Luiz Brasil- The Brock Press
After over two years of cleanup, the Fukushima plant two hundred kilometres north of Tokyo has reached record high levels of radiation as contaminated water continues to spill into the surrounding environment.
Readings as high as 2, 200 millisieverts have been recorded in certain radioactive hotspots around the plant, enough to kill a human in a few hours, according to the Nuclear Regulation Assembly. Tepco, the Japanese power giant whom owns the Fukushima Daiichi plant and been responsible for the cleanup efforts since the incident, maintains that the radioactive hotspots are highly concentrated and easily contained. Nonetheless over 160, 000 people have been evacuated from the area due to concerns about radiation contaminating the air and water.
The Fukushima plant suffered a fuel-rod meltdown at three of its six reactors in the wake of the 9.0 earthquake, and following tsunami, that hit Japan on March 11, 2011. There are over 310 tanks filled with over 330, 000 metric tons of contaminated water being housed on site; but Hiroaki Koide, an Assistant Professor at Kyoto University’s research reactor institute believes that these tanks are failing, “There is a strong possibility these tanks also leaked, or had previously leaked… We have to worry about the impact on nearby groundwater… These tanks are not sturdy and have been a problem since they were constructed two years ago” .Tepco has stated that newer, sturdier tanks have been built, and that they are in the process of moving the contaminated water. These spills, coupled with the 300 tons of newly contaminated water Tepco is using per day to cool the still active reaction in the core, and the 400 tons of groundwater that seep into contaminated zone daily, have created an environmental disaster.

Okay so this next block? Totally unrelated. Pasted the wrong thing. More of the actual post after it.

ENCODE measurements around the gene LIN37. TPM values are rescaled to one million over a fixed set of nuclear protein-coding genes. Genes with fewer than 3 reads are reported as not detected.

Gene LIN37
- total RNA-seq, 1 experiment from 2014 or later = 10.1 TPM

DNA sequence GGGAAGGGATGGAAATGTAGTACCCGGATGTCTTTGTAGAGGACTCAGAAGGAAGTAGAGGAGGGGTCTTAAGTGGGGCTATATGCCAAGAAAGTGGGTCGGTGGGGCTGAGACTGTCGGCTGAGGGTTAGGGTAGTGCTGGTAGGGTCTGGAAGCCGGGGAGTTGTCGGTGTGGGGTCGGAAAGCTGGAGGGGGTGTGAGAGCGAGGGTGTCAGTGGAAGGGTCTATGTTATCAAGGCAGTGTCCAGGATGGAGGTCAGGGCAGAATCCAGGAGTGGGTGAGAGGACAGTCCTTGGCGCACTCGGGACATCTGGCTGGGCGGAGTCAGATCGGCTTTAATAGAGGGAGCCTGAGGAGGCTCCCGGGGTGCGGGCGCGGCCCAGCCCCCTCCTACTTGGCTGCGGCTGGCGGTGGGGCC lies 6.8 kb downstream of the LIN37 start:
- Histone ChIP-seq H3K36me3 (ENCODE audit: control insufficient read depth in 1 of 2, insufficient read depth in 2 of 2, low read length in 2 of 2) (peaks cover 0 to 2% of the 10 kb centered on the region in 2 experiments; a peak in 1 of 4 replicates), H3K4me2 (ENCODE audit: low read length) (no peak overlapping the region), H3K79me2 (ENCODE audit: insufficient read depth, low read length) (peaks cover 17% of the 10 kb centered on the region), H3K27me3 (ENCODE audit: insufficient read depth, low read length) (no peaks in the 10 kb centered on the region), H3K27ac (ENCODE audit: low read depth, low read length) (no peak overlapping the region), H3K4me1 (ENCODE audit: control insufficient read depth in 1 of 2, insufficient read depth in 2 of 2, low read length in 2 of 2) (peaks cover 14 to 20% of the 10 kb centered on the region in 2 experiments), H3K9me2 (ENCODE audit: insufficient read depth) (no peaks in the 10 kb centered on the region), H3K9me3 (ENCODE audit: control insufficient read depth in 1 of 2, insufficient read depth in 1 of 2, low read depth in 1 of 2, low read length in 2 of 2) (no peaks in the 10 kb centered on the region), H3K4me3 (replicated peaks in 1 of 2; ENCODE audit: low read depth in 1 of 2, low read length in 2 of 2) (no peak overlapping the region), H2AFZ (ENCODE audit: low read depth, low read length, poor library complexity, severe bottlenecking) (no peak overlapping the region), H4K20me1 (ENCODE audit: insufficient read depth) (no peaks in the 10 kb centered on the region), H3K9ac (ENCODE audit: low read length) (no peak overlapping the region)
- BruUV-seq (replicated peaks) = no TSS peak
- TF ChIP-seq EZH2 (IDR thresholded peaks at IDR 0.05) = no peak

On Tuesday the government of Japan has responded to concerns by pledging to contribute $500 million USD towards helping clean up the Fukushima plant. But Koide believes that the government is not getting involved enough, and that this help is too late in coming.
Tepco’s future plans for the plant involve creating a large 1.4 kilometre ‘ice-wall’ around the entirety of the contaminated area. This wall uses a system of thin pipes that will carry coolant up to 30 metres below the surface at a temperature of -40° Celsius. The wall will allegedly stop any of the contaminated water from leaving the facility, but more importantly, will stop any new groundwater from entering. The wall is planned to be completed in March of 2015. Skeptics of this plan, such as Atsunao Marui, an underground water expert at the National Institution of Advance Industrial Science and Tech, says that the ice wall will be a short term solution only, as the costs of running it are huge. Nonetheless, Tepco continues to promote this plan as long term solution to a cleanup project that is expected to take as long as 40 years.
The Japanese power giant has recently admitted that radioactive water has been leaking into the Pacific Ocean, after repeatedly denying it for months. This water is expected to hit the west coast of the US and Canada in the coming years, but will apparently be diluted enough to meet safety standards.